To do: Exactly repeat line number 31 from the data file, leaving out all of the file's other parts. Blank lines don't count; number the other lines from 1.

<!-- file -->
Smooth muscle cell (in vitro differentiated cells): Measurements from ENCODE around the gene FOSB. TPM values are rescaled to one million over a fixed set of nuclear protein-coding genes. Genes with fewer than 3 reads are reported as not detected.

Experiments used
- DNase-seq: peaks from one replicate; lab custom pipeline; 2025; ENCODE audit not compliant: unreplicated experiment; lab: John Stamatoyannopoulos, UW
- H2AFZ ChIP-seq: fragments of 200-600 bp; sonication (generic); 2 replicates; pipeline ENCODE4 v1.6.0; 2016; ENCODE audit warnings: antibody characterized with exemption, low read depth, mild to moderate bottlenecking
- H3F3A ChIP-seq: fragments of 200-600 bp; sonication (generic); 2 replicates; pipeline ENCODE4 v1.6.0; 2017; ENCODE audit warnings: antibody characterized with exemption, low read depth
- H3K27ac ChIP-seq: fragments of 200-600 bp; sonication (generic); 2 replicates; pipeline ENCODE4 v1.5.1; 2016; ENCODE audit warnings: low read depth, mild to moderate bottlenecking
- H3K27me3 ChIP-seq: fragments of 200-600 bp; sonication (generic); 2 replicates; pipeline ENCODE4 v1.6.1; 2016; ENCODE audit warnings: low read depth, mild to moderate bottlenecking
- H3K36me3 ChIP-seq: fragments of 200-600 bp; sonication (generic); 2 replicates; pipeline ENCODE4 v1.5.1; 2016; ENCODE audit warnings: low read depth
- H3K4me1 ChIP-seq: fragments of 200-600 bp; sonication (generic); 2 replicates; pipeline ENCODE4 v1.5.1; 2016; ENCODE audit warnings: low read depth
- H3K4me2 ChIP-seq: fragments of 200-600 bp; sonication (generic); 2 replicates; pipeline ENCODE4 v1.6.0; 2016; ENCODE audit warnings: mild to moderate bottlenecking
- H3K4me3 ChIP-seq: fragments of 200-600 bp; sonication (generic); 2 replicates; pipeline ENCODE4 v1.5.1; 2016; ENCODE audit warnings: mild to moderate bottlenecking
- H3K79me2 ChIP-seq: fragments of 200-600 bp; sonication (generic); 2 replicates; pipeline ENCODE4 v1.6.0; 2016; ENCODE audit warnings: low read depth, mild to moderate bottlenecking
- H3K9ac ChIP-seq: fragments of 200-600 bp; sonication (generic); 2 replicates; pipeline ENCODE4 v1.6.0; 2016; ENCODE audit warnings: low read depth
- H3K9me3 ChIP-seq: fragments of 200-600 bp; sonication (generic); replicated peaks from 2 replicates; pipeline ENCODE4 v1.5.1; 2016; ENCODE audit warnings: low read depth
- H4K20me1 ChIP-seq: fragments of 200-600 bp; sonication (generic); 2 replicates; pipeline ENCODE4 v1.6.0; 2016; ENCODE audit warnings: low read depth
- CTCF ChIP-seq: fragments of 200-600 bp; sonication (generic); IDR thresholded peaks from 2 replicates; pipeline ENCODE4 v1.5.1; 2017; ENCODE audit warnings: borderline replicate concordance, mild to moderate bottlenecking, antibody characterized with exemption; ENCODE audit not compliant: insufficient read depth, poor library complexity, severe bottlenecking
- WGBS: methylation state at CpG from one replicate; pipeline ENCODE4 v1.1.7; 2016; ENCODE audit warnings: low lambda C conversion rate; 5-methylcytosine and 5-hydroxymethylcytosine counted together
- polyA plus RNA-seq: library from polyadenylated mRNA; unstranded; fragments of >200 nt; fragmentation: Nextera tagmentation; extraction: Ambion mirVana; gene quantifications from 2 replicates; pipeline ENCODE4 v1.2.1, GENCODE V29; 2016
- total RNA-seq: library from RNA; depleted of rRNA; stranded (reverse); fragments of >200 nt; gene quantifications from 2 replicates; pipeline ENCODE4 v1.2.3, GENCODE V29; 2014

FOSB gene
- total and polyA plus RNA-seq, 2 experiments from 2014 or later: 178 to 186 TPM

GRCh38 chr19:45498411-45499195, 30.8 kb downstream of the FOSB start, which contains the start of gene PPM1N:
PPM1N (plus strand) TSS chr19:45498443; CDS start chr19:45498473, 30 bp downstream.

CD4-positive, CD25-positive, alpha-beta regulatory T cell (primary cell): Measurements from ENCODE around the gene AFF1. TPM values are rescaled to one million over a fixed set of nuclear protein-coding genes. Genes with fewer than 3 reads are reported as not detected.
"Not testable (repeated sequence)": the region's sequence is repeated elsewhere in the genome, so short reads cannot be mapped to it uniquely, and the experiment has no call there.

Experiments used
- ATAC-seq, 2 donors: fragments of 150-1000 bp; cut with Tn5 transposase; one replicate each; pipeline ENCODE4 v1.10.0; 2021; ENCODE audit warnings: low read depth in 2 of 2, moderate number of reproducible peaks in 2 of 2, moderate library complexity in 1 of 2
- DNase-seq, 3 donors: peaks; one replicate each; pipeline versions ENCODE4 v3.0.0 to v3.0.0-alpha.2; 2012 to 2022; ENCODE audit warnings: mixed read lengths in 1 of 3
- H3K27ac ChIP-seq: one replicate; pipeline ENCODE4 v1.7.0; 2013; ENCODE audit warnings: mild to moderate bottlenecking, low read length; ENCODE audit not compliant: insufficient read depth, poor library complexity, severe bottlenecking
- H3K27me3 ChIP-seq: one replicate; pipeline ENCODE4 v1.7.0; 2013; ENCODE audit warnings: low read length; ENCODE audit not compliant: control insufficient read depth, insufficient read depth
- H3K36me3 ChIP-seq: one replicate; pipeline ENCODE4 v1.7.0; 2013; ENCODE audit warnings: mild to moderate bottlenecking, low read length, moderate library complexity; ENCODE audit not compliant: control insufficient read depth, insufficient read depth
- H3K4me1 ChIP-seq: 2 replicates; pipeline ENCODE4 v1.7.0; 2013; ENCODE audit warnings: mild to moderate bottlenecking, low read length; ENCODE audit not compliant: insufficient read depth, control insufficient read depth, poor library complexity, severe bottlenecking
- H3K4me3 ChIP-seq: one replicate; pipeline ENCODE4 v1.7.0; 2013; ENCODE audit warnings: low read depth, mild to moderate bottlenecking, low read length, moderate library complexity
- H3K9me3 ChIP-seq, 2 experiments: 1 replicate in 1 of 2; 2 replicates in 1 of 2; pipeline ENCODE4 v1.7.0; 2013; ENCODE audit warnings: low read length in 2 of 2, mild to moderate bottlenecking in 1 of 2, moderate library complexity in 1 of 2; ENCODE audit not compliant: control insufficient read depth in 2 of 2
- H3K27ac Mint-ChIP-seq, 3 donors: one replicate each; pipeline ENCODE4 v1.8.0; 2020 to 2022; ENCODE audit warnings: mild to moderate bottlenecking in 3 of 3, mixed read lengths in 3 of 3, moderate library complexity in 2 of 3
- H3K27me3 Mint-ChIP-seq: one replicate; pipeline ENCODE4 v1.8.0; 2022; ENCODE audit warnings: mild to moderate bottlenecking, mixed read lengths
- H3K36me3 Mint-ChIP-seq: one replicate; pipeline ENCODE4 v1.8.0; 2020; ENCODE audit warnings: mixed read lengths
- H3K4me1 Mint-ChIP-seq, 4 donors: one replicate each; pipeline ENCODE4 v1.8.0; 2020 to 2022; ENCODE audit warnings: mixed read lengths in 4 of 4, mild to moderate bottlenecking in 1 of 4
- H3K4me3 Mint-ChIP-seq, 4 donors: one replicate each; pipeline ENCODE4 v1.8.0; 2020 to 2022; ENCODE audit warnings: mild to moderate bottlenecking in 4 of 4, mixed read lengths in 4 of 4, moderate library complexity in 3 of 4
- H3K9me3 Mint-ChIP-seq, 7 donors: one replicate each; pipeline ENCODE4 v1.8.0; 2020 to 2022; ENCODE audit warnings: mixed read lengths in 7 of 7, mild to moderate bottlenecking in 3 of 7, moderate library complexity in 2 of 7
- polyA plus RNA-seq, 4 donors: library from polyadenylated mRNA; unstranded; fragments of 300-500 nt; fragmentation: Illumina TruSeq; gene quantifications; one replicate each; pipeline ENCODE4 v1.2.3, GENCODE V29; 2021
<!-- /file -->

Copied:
- H3K36me3 ChIP-seq: one replicate; pipeline ENCODE4 v1.7.0; 2013; ENCODE audit warnings: mild to moderate bottlenecking, low read length, moderate library complexity; ENCODE audit not compliant: control insufficient read depth, insufficient read depth